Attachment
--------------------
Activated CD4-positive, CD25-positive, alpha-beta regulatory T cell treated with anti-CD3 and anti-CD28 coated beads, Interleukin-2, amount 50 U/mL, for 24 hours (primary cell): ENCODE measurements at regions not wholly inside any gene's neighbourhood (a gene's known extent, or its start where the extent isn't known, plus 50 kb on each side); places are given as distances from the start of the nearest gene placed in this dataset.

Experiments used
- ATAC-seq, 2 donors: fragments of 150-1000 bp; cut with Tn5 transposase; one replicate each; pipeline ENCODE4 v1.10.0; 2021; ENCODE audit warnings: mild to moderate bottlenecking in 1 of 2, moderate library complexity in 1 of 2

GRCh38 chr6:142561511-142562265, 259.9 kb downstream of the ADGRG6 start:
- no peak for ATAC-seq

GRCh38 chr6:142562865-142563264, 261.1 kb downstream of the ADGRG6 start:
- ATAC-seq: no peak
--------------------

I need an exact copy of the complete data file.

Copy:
Activated CD4-positive, CD25-positive, alpha-beta regulatory T cell treated with anti-CD3 and anti-CD28 coated beads, Interleukin-2, amount 50 U/mL, for 24 hours (primary cell): ENCODE measurements at regions not wholly inside any gene's neighbourhood (a gene's known extent, or its start where the extent isn't known, plus 50 kb on each side); places are given as distances from the start of the nearest gene placed in this dataset.

Experiments used
- ATAC-seq, 2 donors: fragments of 150-1000 bp; cut with Tn5 transposase; one replicate each; pipeline ENCODE4 v1.10.0; 2021; ENCODE audit warnings: mild to moderate bottlenecking in 1 of 2, moderate library complexity in 1 of 2

GRCh38 chr6:142561511-142562265, 259.9 kb downstream of the ADGRG6 start:
- no peak for ATAC-seq

GRCh38 chr6:142562865-142563264, 261.1 kb downstream of the ADGRG6 start:
- ATAC-seq: no peak